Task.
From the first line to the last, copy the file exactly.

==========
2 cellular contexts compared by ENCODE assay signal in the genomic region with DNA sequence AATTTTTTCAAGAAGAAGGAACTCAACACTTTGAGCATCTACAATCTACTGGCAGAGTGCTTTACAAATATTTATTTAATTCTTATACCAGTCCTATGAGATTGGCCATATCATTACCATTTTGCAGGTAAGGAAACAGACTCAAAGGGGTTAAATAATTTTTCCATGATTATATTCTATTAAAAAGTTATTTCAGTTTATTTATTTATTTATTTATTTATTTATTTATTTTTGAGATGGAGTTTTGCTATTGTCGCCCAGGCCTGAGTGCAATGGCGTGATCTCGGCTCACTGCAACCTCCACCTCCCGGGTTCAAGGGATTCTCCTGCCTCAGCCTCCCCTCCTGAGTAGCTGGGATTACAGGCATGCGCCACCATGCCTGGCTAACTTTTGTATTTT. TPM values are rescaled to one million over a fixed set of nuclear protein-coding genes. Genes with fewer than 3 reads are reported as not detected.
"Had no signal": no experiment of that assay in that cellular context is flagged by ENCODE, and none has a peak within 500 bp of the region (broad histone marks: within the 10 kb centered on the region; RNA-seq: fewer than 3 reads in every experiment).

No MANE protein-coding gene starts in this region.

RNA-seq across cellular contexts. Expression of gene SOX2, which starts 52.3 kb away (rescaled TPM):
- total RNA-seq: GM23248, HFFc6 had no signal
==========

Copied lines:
2 cellular contexts compared by ENCODE assay signal in the genomic region with DNA sequence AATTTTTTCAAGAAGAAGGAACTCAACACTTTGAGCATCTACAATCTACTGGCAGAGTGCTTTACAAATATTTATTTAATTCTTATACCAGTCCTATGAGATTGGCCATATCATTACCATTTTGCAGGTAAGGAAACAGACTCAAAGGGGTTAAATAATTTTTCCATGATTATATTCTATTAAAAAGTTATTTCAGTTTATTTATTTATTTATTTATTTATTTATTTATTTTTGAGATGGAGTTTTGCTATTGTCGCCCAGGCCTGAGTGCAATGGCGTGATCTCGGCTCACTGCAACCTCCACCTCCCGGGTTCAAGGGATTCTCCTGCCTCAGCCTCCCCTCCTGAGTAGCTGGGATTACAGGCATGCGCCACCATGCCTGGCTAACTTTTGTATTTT. TPM values are rescaled to one million over a fixed set of nuclear protein-coding genes. Genes with fewer than 3 reads are reported as not detected.
"Had no signal": no experiment of that assay in that cellular context is flagged by ENCODE, and none has a peak within 500 bp of the region (broad histone marks: within the 10 kb centered on the region; RNA-seq: fewer than 3 reads in every experiment).

No MANE protein-coding gene starts in this region.

RNA-seq across cellular contexts. Expression of gene SOX2, which starts 52.3 kb away (rescaled TPM):
- total RNA-seq: GM23248, HFFc6 had no signal